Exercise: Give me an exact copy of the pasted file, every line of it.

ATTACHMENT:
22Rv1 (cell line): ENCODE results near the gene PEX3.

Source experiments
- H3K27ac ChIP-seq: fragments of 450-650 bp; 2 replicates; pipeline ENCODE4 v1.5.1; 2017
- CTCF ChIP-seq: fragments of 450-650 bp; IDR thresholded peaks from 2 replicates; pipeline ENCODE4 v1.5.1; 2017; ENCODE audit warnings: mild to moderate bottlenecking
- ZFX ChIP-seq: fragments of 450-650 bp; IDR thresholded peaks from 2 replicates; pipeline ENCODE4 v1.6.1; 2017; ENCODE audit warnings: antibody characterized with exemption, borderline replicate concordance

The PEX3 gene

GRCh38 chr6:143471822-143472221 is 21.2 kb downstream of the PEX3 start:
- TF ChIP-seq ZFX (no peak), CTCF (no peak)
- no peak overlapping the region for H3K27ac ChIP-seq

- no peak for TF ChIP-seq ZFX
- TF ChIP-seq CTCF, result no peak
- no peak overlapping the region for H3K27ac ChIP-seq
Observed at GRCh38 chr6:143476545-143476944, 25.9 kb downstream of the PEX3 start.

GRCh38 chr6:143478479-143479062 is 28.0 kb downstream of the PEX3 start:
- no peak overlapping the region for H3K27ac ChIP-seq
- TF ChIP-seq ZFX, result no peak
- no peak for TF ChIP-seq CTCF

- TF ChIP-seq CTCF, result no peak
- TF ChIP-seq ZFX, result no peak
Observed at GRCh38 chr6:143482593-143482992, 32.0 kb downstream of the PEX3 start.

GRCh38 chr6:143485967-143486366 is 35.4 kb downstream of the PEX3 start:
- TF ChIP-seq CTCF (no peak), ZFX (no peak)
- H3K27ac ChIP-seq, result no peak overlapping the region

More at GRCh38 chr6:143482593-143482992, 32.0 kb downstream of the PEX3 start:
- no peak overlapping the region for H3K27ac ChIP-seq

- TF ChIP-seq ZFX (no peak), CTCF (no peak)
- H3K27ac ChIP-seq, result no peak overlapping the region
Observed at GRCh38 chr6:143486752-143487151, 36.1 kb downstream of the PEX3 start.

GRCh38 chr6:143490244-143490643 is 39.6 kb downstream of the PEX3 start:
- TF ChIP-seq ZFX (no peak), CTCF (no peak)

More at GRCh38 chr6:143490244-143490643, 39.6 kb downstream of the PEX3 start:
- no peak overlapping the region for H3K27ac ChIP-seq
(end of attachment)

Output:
22Rv1 (cell line): ENCODE results near the gene PEX3.

Source experiments
- H3K27ac ChIP-seq: fragments of 450-650 bp; 2 replicates; pipeline ENCODE4 v1.5.1; 2017
- CTCF ChIP-seq: fragments of 450-650 bp; IDR thresholded peaks from 2 replicates; pipeline ENCODE4 v1.5.1; 2017; ENCODE audit warnings: mild to moderate bottlenecking
- ZFX ChIP-seq: fragments of 450-650 bp; IDR thresholded peaks from 2 replicates; pipeline ENCODE4 v1.6.1; 2017; ENCODE audit warnings: antibody characterized with exemption, borderline replicate concordance

The PEX3 gene

GRCh38 chr6:143471822-143472221 is 21.2 kb downstream of the PEX3 start:
- TF ChIP-seq ZFX (no peak), CTCF (no peak)
- no peak overlapping the region for H3K27ac ChIP-seq

- no peak for TF ChIP-seq ZFX
- TF ChIP-seq CTCF, result no peak
- no peak overlapping the region for H3K27ac ChIP-seq
Observed at GRCh38 chr6:143476545-143476944, 25.9 kb downstream of the PEX3 start.

GRCh38 chr6:143478479-143479062 is 28.0 kb downstream of the PEX3 start:
- no peak overlapping the region for H3K27ac ChIP-seq
- TF ChIP-seq ZFX, result no peak
- no peak for TF ChIP-seq CTCF

- TF ChIP-seq CTCF, result no peak
- TF ChIP-seq ZFX, result no peak
Observed at GRCh38 chr6:143482593-143482992, 32.0 kb downstream of the PEX3 start.

GRCh38 chr6:143485967-143486366 is 35.4 kb downstream of the PEX3 start:
- TF ChIP-seq CTCF (no peak), ZFX (no peak)
- H3K27ac ChIP-seq, result no peak overlapping the region

More at GRCh38 chr6:143482593-143482992, 32.0 kb downstream of the PEX3 start:
- no peak overlapping the region for H3K27ac ChIP-seq

- TF ChIP-seq ZFX (no peak), CTCF (no peak)
- H3K27ac ChIP-seq, result no peak overlapping the region
Observed at GRCh38 chr6:143486752-143487151, 36.1 kb downstream of the PEX3 start.

GRCh38 chr6:143490244-143490643 is 39.6 kb downstream of the PEX3 start:
- TF ChIP-seq ZFX (no peak), CTCF (no peak)

More at GRCh38 chr6:143490244-143490643, 39.6 kb downstream of the PEX3 start:
- no peak overlapping the region for H3K27ac ChIP-seq